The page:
The Shape of Space - Exhibition by IOER and BBSR shows facets of land use

Germany's landscapes are diverse and constantly changing. Growing cities, wind turbines and solar fields, high-voltage lines, new traffic routes, agricultural industry and increasing technology are changing the landscape faster and faster. The exhibition "The Shape of Space - Landscapes of Germany as Images of Society" makes this change visible with diverse aerial photographs. The Leibniz Institute of Ecological Urban and Regional Development (IOER) and the Federal Institute for Research on Building, Urban Affairs and Spatial Development (BBSR) will present the exhibition from 25 March to 7 May 2022 at the Center for Building Culture Saxony (ZfBK) in the Kulturpalast Dresden. Several events in April will address questions of how to deal with landscape changes and land consumption.

The exhibition "The Shape of Space - Landscapes in Germany as Images of Society" documents the way society deals with landscape in Germany. Our spatial foundations of life are constantly changing. Land use is an expression of social demands, economic activities, cultural influences, natural features and historical developments. It is also a result of spatial planning at different levels that manage changes and try to balance land use conflicts. Compared to European neighbours, the result is usually clearly structured settlements and often beautiful cultural landscapes, but in many places also urban sprawl, landscape fragmentation, and soil and forest degradation.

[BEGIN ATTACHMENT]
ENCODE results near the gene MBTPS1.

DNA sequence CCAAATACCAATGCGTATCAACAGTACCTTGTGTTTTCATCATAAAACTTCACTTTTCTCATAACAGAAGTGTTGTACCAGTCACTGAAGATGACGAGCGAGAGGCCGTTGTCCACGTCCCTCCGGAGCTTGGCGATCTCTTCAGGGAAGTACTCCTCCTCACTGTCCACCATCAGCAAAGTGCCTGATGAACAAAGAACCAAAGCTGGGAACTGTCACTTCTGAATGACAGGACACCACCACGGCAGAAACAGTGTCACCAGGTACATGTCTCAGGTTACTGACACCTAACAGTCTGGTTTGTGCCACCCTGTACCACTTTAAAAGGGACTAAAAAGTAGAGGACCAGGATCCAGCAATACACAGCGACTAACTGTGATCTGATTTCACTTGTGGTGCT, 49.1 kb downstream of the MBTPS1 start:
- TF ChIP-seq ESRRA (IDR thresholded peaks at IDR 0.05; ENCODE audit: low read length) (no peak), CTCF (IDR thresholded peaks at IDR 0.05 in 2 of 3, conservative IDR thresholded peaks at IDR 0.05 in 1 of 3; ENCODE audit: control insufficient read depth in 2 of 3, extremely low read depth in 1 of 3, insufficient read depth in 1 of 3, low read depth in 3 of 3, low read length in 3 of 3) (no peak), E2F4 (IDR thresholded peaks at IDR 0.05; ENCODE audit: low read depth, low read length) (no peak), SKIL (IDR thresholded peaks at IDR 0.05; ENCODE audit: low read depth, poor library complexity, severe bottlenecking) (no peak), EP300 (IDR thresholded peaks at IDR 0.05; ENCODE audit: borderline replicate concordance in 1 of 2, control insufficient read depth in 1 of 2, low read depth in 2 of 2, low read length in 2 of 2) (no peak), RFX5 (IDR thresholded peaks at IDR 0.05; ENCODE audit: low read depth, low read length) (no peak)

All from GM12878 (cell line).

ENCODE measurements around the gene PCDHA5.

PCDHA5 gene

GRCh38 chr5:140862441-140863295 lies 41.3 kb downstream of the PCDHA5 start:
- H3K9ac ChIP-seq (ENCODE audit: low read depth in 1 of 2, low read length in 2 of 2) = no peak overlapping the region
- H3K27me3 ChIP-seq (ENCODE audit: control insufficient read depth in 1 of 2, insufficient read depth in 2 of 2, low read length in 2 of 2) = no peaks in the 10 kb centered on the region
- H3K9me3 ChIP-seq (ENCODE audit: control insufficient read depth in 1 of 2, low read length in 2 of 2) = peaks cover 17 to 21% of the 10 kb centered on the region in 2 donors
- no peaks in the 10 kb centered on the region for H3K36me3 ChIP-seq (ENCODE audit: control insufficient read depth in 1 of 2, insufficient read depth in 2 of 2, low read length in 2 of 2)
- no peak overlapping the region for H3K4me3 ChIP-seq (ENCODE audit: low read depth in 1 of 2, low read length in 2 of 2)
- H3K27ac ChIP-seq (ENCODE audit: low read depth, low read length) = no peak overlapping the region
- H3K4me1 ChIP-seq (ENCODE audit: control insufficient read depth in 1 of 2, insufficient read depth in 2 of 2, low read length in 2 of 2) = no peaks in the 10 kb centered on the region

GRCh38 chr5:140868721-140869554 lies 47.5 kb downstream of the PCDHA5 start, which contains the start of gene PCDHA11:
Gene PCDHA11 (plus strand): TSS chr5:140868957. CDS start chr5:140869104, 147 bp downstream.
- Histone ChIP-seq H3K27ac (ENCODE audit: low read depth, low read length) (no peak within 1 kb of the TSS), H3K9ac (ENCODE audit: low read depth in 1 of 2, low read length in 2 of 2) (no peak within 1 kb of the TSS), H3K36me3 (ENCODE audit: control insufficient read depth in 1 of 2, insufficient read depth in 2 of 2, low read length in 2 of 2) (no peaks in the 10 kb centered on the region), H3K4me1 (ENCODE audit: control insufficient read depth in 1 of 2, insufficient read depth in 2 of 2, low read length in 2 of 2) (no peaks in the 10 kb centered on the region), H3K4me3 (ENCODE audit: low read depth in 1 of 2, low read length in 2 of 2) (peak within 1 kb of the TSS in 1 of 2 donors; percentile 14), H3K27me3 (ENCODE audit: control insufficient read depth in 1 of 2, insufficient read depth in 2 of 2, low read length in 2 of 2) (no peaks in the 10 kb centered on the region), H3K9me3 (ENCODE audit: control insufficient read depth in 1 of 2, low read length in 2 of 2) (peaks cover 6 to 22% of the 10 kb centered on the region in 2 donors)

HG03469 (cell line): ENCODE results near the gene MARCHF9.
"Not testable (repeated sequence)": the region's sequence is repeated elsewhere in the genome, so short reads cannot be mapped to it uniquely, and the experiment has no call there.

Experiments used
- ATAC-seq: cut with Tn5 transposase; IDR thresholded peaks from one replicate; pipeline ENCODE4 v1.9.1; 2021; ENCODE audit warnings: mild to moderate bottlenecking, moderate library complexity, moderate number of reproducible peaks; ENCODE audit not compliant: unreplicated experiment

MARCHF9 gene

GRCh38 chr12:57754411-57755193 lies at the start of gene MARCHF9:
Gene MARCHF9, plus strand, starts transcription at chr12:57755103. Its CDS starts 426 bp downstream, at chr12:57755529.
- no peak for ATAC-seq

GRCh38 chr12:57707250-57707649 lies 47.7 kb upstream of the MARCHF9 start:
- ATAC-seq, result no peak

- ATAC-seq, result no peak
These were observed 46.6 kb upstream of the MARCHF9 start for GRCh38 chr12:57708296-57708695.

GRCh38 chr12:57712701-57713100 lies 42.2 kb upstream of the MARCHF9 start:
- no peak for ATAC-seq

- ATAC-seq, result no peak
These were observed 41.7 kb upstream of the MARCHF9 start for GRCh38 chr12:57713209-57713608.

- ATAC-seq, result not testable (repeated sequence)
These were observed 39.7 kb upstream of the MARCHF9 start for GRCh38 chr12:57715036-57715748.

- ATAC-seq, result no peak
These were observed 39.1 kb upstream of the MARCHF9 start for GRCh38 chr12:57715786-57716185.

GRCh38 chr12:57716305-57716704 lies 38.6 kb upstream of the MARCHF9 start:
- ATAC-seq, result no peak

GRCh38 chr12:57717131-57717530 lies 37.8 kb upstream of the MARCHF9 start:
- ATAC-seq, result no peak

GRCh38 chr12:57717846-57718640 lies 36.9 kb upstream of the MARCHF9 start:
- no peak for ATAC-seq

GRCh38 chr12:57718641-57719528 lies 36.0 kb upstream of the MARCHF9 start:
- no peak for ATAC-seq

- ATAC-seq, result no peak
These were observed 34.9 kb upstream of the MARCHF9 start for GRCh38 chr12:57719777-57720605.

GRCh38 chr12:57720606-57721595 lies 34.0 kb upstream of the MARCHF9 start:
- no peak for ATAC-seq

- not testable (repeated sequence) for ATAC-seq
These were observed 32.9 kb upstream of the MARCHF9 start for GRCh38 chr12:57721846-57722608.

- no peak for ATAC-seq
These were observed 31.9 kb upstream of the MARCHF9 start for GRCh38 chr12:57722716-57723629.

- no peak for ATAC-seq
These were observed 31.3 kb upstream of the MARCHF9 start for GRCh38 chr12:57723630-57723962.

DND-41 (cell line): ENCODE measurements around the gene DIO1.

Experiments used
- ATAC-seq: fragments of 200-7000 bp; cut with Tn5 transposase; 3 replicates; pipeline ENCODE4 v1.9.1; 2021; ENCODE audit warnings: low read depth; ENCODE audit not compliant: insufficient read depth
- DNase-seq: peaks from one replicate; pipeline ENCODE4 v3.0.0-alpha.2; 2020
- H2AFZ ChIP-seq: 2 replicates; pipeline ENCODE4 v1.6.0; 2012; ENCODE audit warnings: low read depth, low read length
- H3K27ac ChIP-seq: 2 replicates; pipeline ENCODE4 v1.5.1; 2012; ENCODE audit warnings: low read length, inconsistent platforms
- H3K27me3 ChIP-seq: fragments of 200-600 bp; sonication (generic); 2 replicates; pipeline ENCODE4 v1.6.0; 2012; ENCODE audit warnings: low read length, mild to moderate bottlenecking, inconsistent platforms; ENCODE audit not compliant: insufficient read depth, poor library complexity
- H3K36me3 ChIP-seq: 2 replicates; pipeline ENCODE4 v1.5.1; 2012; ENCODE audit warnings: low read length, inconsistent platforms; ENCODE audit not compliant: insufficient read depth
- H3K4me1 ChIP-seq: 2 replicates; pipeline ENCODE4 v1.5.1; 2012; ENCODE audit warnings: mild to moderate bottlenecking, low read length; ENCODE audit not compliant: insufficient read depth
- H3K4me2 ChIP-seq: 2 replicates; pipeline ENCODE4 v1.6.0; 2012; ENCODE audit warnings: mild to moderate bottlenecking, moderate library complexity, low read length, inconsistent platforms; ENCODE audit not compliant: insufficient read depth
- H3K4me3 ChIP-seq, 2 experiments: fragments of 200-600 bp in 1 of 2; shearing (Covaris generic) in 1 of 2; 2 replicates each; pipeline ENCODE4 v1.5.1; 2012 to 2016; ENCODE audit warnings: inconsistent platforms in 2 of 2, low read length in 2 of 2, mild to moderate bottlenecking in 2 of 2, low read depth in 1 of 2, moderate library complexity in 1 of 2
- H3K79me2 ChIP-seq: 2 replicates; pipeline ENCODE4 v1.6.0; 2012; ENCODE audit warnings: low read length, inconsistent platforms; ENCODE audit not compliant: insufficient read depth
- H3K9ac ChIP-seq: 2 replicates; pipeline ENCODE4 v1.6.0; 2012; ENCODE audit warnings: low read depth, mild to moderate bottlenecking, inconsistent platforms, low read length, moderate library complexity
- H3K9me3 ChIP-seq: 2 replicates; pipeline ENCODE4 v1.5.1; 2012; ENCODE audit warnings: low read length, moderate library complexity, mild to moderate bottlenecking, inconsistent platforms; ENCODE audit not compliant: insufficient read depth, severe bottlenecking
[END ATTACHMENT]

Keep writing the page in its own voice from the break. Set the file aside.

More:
Using a large number of aerial photographs, the exhibition impressively shows different facets of land use in Germany: settlement structures ranging from densely populated inner cities to suburban locations and urban green spaces, transport infrastructures as well as industrial and energy landscapes, agricultural areas ranging from cleared post-mining and agro-industrial landscapes to organic farming, forest stands and recreational landscapes. The images, taken by a photocopter and an airship from a height of up to 100 meters, provide a new and sometimes surprising view of mostly small-scale structured, ordered and used landscapes.

Opening and side events in April
The exhibition is based on the book of the same name, "The Shape of Space” (German: Die Gestalt des Raumes), recently published by Wasmuth & Zohlen Verlag. At the vernissage on 8 April, the book's editors will discuss with guests the question "How is our landscape changing?” On 21 April, Lisa Eichler and Robert Hecht from the Leibniz Institute of Ecological Urban and Regional Development will talk about urban green in their presentation and will present the newly developed app meinGrün. On 28 April, Martin Behnisch and Tobias Krüger from the IOER will talk about urban sprawl and land consumption. The events always start at 6 p.m. Admission to the exhibition and events is free.

Information on the underlying book (published in German)
Wendelin Strubelt, Fabian Dosch, Gotthard Meinel (eds.)
"Die Gestalt des Raumes. Landschaften Deutschlands als Abbilder der Gesellschaft" with photos by Jürgen Hohmuth and Marcus Fehse (, Berlin) as well as articles by various authors.
Wasmuth & Zohlen Verlag, 2021
ISBN: 978 3 8030 2224 0

Duration of the exhibition: 25/03/2022-07/05/2022

ZfBK – Zentrum für Baukultur Sachsen im Kulturpalast Dresden
Schloßstraße 2, 01067 Dresden
(Eingang über Galeriestraße oder das Foyer im Kulturpalast)

Opening hours: Tuesday to Wednesday, 1 to 6 p.m.
Admission free

More information on the exhibition and side events on the website of ZfBK (in German)

Scientific contact at the IOER
Dr. Gotthard Meinel, E-Mail:


The Leibniz Institute of Ecological Urban and Regional Development is jointly funded by the federal government and the federal states.

FS Sachsen

This measure is co-financed by tax funds on the basis of the budget approved by the Saxon State Parliament.